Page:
Another key divestment came in 1995, when Loews engineered the sale of CBS to Westinghouse Electric Corporation for $5.4 billion. This ended Larry Tischs controversial reign at CBS, and Loews share of the proceeds amounted to nearly $900 million, swelling the companys coffers. In late 1995, Loews took Diamond Offshore public, selling about 30 percent of the company in an offering that raised $300 million.

Titular changes in the early 1990s seemed to indicate prepa-rations for a changing of the guard at Loews. In the late 1980s, Bob had occupied the positions of president and chief operating officer, while Larry acted as chairman and CEO. But as the two brothers became septuagenarians, they consolidated their responsibilities, becoming co-chairmen and co-CEOs. James S. Tisch, son of Larry and a likely successor, advanced to president and chief operating officer, while Andrew H. Tisch, an-other son of Larry, led Lorillard.

Late 1990s and Beyond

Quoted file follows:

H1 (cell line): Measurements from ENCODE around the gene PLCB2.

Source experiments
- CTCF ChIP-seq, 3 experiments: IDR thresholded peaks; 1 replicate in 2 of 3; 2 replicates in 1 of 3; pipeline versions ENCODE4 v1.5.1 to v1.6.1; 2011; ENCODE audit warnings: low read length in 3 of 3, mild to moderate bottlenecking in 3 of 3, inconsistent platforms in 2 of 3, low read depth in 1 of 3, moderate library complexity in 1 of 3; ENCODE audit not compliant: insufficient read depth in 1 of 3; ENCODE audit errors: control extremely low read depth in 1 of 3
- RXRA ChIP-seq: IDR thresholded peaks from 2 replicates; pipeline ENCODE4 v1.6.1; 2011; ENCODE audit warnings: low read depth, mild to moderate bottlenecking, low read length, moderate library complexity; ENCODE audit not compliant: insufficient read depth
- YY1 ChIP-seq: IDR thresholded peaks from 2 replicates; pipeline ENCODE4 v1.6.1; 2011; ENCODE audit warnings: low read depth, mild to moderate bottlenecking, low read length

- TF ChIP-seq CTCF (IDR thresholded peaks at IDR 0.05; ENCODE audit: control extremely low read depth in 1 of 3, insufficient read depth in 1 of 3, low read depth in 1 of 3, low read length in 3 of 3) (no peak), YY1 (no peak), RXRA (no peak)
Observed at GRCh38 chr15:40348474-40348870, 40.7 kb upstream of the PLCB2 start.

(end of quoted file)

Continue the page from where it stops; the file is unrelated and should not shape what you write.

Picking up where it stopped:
In late 1995 Lorillard agreed to buy six discount cigarette brands from B.A.T. Industries PLC for about $33 million, but in April 1996 the Federal Trade Commission rejected the deal on antitrust grounds. Loews Hotel, meantime, entered into a joint venture with MCA Inc. in 1996 to develop three themed luxury hotels in Orlando, Florida, as part of MCAs expansion of its Universal Studios Florida theme park. The first, the Portofino Bay Hotel, opened in the fall of 1999 with 750 rooms. This property aimed to replicate the famous Italian seaside village of Portofino. The Hard Rock Hotel was slated to open in 2000 and the Royal Pacific in 2001. After helping to develop the hotels, Loews Hotels would also manage the properties under a contract arrangement. With the travel industry enjoying a resurgence in the economic boom time of the late 1990s, Loews Hotels moved ahead with other expansion plans as well. The company returned to Miami in 1998 with the opening of the Loews Miami Beach Hotel, an 800-room property in the Art Deco district of Miami Beach. In early 2000 the 590-room Loews Philadelphia Hotel was opened near the downtown convention center, and Loews Hotels also purchased the Coronado Bay Resort hotel in San Diego, California.